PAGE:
Foreword by Janet Yellen
By TATUMN WALTER
ON AN AVERAGE DAY in China individuals watch television for 2 hours and 38 minutes, according to a 2009 study by China Central Television. This average time grew 6 minutes from 2008. It reversed a four-year trend where the average time spent watching television declined. By comparison, the average American in the first quarter of 2009 spent more than double this amount of time daily, or about 5 hours 15 minutes. The viewing time for Americans is increasing as well, going up two minutes a day to 5 hours 17 minutes in 2010.
By OWEN WANG
ON AN AVERAGE DAY IN CHINA, about 395 golf courses open their gates across the country, ready to serve more than 300,000 devoted Chinese golfers. Despite government restrictions on golf course development, the number of fairways and players has increased significantly in recent years. The number of Chinese golfers rose 11% in 2010, while construction of new courses grew by 9.6% in 2009 and 13.5% in 2010.
ON AN AVERAGE DAY in China hundreds of millions of dollars are spent on China’s military. According to the Chinese government, China will spend $45 billion (US$123,287,671 a day) on defense in 2007. The U.S. Defense Intelligence Agency believes that Chinese spending is significantly higher. The DIA believes that Chinese defense spending is between US$85 billion (US$232,876,712 a day) and US$125 billion (US$342,465,753 a day).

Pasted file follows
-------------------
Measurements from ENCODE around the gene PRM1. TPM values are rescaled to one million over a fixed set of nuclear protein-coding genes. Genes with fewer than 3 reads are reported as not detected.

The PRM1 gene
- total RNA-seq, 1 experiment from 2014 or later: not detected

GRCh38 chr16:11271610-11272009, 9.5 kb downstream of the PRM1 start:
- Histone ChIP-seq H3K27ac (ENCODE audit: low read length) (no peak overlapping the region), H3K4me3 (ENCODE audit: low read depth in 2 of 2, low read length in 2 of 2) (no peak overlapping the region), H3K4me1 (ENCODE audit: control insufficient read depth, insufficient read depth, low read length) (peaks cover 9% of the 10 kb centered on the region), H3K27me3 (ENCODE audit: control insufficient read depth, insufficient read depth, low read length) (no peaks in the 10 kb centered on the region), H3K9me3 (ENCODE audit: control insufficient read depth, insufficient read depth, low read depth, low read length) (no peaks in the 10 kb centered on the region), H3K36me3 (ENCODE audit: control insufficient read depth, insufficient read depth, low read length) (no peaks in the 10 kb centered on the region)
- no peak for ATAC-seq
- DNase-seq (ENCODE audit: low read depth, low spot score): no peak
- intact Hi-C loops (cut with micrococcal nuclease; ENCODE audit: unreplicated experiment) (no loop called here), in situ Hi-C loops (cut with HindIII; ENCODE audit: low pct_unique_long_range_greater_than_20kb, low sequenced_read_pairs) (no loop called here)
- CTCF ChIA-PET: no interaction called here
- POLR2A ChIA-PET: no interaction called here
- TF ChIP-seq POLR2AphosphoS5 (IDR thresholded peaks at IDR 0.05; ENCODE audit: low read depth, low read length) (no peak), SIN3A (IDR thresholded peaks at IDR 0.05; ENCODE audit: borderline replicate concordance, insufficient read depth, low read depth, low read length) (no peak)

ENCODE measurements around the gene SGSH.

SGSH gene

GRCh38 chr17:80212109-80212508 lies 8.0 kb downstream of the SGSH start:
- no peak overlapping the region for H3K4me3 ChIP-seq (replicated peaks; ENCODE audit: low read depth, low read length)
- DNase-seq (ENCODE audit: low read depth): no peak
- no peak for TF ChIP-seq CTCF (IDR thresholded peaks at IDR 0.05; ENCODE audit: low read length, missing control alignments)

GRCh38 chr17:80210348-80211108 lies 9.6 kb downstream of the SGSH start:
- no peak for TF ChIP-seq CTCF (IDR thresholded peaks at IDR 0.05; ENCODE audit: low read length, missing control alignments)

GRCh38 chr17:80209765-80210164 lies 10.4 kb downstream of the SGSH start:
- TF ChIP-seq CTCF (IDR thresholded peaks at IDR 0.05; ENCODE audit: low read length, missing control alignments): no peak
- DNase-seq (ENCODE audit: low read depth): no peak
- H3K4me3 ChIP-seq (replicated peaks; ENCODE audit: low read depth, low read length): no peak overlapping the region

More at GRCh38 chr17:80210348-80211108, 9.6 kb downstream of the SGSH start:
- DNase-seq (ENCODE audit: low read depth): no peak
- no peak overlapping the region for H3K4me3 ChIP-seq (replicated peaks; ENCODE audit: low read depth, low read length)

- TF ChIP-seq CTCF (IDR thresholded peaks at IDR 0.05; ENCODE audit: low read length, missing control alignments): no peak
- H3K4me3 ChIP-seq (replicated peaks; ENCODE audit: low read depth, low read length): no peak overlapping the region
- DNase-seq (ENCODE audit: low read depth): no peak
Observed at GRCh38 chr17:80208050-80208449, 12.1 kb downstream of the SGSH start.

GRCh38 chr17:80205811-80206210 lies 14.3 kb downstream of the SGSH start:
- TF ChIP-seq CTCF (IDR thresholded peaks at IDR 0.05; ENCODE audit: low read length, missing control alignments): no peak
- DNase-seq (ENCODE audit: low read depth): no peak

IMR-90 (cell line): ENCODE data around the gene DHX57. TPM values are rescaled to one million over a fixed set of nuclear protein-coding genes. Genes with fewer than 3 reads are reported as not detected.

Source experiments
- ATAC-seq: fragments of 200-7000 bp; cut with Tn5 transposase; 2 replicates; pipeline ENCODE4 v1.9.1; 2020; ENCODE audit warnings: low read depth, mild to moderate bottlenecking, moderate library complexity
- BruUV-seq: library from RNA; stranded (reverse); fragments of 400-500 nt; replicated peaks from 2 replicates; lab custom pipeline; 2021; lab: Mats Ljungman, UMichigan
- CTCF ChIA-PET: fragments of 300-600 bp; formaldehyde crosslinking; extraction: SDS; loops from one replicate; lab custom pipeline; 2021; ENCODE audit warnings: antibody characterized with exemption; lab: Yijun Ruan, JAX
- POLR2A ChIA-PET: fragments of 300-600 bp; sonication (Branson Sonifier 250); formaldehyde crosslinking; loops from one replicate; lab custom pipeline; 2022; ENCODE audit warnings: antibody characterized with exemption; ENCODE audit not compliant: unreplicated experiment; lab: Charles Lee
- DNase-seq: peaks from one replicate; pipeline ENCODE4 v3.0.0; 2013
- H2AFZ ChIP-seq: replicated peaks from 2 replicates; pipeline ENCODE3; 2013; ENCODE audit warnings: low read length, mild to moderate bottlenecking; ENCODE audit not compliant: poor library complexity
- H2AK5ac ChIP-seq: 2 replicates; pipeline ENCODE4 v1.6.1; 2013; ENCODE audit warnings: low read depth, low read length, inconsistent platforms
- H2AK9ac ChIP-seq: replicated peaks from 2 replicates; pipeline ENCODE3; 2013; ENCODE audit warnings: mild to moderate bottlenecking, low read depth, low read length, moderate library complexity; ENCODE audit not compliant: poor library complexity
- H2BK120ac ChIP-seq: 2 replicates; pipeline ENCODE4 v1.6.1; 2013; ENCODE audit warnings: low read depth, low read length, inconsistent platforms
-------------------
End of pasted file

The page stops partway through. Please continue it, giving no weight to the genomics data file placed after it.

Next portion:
By TATUMN WALTER
ON AN AVERAGE DAY in 2010, roughly 679,500 people traveled by air in China, fewer than half the daily number in the U.S. (1,690,000). These domestic travelers departed on one of about 5,100 daily flights in the country, constituting an average flight load of about 133 passengers. Guotai Junan securities predicts that the industry will grow by 12.5% in 2011, resulting in 84,900 more passengers per day. Travel in the U.S., albeit much larger, is projected to grow by 2.4% in 2011, or 41,556 more flyers a day.
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By Clayton Dube
ON AN AVERAGE DAY in the United States, over 51,582 students in American colleges and universities study Chinese. The figure comes from a 2006 survey by the Modern Language Association of 2,795 institutions, about two-thirds of all institutions of higher learning in the United States.
By Lawrence Gu
ON AN AVERAGE DAY in China during Chunyun, over 3.9 million people board trains for family reunions, despite the average daily carrying capacity at 2.4 million. Chunyun (春运), or Spring Festival Travel Season, refers to the 40 day period mass migration of people around the Lunar New Year when traffic jams major transport systems, the railroads in particular.
ON AN AVERAGE DAY IN CHINA 5,233 couples complete divorce proceedings. Two-thirds handle their divorces through the civil affairs offices of their local government. One-third divorce through the courts. The divorce level in China has been rapidly increasing since the 1980s.
China and the state of California have built deep and interdependent socioeconomic exchanges that reverberate across the globe, and these interactions make California a microcosm of the most important international relationship of the twenty-first century. In his book, journalist Matt Sheehan chronicles the real people who are making these connections.
The USC U.S.-China Institute invites you to a presentation with Patrice Poujol on how blockchain technology changes the way films are financed, produced and distributed in China.